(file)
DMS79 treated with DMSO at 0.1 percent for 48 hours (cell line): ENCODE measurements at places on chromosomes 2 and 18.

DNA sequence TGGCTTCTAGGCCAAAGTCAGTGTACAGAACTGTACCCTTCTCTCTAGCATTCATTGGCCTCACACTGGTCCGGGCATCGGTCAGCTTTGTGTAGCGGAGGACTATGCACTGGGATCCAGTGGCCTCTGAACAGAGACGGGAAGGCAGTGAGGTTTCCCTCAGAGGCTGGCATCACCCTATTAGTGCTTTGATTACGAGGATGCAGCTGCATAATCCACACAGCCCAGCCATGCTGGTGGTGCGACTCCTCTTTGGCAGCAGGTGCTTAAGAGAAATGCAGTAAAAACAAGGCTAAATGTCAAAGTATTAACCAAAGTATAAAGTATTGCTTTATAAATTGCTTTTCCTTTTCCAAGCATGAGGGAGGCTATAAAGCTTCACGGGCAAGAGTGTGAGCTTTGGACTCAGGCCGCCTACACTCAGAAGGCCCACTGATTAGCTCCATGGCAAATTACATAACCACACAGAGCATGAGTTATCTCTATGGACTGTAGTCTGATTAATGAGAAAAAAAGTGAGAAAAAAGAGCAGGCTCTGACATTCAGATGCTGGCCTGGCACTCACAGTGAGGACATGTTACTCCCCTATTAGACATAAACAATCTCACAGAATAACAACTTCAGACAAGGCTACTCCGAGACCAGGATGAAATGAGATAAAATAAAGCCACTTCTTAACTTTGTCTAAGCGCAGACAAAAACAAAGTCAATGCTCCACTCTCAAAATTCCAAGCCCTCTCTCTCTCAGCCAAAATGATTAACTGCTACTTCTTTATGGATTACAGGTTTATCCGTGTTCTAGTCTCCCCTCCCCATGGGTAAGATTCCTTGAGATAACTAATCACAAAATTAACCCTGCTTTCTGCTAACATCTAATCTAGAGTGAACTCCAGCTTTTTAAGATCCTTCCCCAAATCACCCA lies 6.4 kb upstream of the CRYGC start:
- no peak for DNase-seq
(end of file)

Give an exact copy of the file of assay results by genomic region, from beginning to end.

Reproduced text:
DMS79 treated with DMSO at 0.1 percent for 48 hours (cell line): ENCODE measurements at places on chromosomes 2 and 18.

DNA sequence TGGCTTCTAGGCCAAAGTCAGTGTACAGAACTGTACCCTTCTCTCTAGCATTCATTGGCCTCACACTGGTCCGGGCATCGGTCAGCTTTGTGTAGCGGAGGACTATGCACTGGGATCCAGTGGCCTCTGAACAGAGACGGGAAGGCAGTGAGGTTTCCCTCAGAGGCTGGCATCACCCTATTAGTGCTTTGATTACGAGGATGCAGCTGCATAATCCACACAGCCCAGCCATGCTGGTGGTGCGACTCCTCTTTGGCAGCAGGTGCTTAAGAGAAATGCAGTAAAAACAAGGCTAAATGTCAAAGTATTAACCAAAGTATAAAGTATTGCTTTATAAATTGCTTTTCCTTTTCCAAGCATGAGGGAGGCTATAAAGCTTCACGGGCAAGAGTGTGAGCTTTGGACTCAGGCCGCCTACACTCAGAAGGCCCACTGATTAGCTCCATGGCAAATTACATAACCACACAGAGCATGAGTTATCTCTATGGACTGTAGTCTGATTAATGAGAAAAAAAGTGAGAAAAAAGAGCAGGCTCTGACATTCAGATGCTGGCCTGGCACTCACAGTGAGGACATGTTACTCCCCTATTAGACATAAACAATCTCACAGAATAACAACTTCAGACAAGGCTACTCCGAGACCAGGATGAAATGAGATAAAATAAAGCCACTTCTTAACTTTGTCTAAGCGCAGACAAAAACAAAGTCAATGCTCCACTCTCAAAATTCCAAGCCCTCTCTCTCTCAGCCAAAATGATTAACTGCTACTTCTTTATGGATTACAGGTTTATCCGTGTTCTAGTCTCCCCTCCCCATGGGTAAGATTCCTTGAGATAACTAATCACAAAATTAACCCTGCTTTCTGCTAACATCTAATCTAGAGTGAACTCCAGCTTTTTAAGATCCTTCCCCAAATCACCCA lies 6.4 kb upstream of the CRYGC start:
- no peak for DNase-seq